United States Senator
February 27, 2008
"Supporting the Front Line in the Fight Against Crime: Restoring Federal Funding for State and Local Law Enforcement"
Subcommittee on Crime and Drugs
Wednesday, February 27, 2008
Mr. Chairman, thank you for your leadership on this issue over the years, and thank you for chairing this very important hearing.
I, too, am deeply concerned about the current state of federal funding for grants that aid state and local law enforcement agencies. The fiscal year 2008 funding levels were far too low, and for fiscal year 2009, the President's budget proposal once again proposes to slash funding for these programs.
Congress, in partnership with states and local communities, has an obligation to help provide the tools, technology and training that our nation's law enforcement officers need to protect our communities. That is why I have consistently supported a number of federal grant programs, including the Byrne Justice Assistance Grant Program, which provides critical funding to help fight violent and drug-related crime, and the Community Oriented Policing Services (COPS) Program, which is instrumental in providing funding on a range of crime-fighting techniques. I have heard again and again how important these programs have been to Wisconsin law enforcement efforts.
But both of these important programs have suffered funding cuts in recent years, and the Byrne program was hit especially hard in fiscal year 2008. Unfortunately, this trend continues in the President's budget proposal for fiscal year 2009, in which he eliminates funding for both of these programs, replacing them with new, and woefully underfunded proposals. Congress has authorized spending for these programs at a combined total of more than $2 billion, but the President proposes that they be replaced with new, untested programs that add up to only $400 million - and under the President's proposal that money would also have to fund numerous other initiatives beyond the scope of the current Byrne and COPS programs.
Congress must reject the President's proposals, as it has before.
The Byrne Justice Assistance Grant Program is critical in the fight against violent and drug-related crime. This key program supports multi-jurisdictional drug task forces, drug courts, drug education and prevention programs, and many other efforts to reduce drug abuse and prosecute drug offenders. The money also goes toward domestic violence prosecutors, community prosecution programs, crime victim services, and community corrections programs. These programs have been very important to law enforcement efforts in Milwaukee and throughout Wisconsin, but Byrne funding has been subject to relentless cuts. Although Congress has authorized $1.095 billion annually for this program, the fiscal year 2008 appropriation for Byrne was just $170 million - a sliver of the authorized amount, and also a dramatic cut from the $520 million that Congress appropriated to Byrne grants in fiscal year 2007. In Wisconsin alone, that results in a $4.1 million reduction in federal funds to state and local law enforcement between fiscal year 2007 and fiscal year 2008. And according to the Wisconsin District Attorneys Association, it will result in the loss of funding for 21 prosecutors, at a time when there are already far too many prosecutorial positions in Wisconsin that are unfilled. This is simply unacceptable; our state and local law enforcement deserve and rightfully demand more support from the federal government in keeping our communities safe.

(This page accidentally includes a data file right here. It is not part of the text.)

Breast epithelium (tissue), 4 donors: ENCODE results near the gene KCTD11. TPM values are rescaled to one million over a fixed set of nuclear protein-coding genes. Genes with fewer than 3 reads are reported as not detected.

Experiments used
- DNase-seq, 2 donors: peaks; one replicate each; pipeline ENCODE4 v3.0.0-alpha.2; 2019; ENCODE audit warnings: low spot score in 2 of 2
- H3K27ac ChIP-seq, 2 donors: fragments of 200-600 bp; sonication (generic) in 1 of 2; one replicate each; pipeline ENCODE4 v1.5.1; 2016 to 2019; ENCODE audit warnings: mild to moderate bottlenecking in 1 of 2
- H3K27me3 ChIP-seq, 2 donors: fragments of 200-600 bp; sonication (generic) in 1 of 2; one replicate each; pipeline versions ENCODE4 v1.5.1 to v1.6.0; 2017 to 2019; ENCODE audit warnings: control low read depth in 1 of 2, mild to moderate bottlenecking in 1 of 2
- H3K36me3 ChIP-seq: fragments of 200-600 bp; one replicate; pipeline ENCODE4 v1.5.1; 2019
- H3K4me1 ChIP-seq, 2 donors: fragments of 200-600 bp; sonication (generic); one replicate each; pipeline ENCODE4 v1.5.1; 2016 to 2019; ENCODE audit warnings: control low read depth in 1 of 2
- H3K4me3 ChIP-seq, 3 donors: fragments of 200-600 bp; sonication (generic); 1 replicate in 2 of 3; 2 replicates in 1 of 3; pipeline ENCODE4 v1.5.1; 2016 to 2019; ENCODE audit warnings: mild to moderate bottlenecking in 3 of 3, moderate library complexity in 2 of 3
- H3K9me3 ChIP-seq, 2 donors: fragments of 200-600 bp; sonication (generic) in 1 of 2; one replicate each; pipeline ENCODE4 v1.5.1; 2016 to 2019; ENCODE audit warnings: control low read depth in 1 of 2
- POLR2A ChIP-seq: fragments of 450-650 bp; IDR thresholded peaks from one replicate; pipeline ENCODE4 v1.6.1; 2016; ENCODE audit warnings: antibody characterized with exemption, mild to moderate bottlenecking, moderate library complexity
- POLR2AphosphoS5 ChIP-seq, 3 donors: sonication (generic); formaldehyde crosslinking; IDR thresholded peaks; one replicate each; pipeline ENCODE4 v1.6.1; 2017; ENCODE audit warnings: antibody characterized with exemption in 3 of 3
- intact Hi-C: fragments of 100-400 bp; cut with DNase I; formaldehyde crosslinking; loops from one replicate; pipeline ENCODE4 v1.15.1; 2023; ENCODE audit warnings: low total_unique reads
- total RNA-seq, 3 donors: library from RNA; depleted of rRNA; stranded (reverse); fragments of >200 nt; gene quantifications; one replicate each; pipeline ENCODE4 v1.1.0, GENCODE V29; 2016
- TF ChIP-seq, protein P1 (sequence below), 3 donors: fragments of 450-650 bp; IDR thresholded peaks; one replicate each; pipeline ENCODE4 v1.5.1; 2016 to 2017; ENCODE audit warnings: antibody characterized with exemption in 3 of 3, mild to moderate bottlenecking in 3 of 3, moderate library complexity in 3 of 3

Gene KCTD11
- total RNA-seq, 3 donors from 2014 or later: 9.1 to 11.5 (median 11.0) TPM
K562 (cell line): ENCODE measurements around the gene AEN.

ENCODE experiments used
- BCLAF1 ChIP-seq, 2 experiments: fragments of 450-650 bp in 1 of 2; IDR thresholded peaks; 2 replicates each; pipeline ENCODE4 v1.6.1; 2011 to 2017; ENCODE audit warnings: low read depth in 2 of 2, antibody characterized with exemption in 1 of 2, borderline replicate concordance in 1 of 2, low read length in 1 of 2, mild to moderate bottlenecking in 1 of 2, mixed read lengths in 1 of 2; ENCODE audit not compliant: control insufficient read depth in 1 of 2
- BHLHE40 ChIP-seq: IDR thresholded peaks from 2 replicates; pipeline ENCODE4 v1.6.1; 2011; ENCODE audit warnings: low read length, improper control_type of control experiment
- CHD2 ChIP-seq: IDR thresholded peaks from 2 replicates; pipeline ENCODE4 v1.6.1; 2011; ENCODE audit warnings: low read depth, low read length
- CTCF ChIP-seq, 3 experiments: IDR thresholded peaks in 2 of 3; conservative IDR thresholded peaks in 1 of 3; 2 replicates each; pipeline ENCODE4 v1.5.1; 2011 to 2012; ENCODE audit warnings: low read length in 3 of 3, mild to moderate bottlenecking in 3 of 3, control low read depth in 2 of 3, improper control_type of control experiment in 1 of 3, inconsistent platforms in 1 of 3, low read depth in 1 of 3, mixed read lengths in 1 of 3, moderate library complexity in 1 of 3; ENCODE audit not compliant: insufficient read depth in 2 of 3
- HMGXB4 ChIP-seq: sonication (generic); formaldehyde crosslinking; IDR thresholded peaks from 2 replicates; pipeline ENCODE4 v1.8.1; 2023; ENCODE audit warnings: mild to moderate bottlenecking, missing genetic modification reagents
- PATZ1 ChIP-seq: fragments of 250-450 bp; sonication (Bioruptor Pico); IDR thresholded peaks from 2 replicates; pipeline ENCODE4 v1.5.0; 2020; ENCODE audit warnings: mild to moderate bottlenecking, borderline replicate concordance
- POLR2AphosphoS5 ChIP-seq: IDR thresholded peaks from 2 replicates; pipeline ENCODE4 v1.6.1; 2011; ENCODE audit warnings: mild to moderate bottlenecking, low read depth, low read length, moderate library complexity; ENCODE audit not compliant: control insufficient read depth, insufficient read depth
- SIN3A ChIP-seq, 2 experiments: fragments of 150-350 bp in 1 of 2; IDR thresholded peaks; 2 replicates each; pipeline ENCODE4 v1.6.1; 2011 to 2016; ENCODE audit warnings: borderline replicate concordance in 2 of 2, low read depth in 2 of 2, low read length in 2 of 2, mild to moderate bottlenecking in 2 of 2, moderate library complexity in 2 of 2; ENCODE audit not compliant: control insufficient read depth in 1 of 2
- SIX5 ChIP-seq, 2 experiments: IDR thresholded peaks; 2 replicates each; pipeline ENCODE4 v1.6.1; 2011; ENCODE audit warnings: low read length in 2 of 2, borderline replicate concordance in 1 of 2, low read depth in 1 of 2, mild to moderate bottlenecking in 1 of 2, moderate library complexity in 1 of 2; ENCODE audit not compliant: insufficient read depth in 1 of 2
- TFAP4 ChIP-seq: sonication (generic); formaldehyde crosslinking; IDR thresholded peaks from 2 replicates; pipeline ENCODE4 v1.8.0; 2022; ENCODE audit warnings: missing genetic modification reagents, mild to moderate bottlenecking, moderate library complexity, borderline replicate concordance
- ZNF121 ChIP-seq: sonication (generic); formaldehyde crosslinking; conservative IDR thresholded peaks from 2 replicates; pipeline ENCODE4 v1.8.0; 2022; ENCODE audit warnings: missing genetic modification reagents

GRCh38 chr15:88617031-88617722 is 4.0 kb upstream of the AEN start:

The COPS program provides funding to train new officers, to invest in crime-fighting technologies, and to fight methamphetamine abuse, among other things. It has fared better in fiscal year 2008 than Byrne, but more funding is still needed. Congress has authorized $1.05 billion annually for the various components of the COPS program, which support a range of law enforcement priorities. Despite the COPS Program's record of effectiveness, funding has steadily decreased under the current Administration. The COPS Program's fiscal year 2008 appropriation of $587 million is 37 percent less than its funding in FY 2003 and just over half of its authorized amount. Funding for state and local law enforcement grant programs has followed a dangerous downward trend, even as the needs of law enforcement officers, our first responders, grow.
I have been hearing for years now from Wisconsin law enforcement officials about the increase in violent crime in their communities. Indeed, according to the 2006 FBI Uniform Crime Report, violent crime in Wisconsin increased by a staggering 18.1 percent between 2005 and 2006. While the recently released preliminary FBI statistics for 2007 show some signs of improvement, they unfortunately also indicate that overall violent crime rates have continued to rise in both Milwaukee and Green Bay. And yet the federal government continues to turn its back and as a result, state and local agencies are being stretched to the breaking point.
Byrne and COPS grants are a critical part of the federal effort to help our state and local partners combat violent crime. I will continue to work with Senator Biden and others to secure adequate funding for both these critical grant programs. Congress must make this a priority.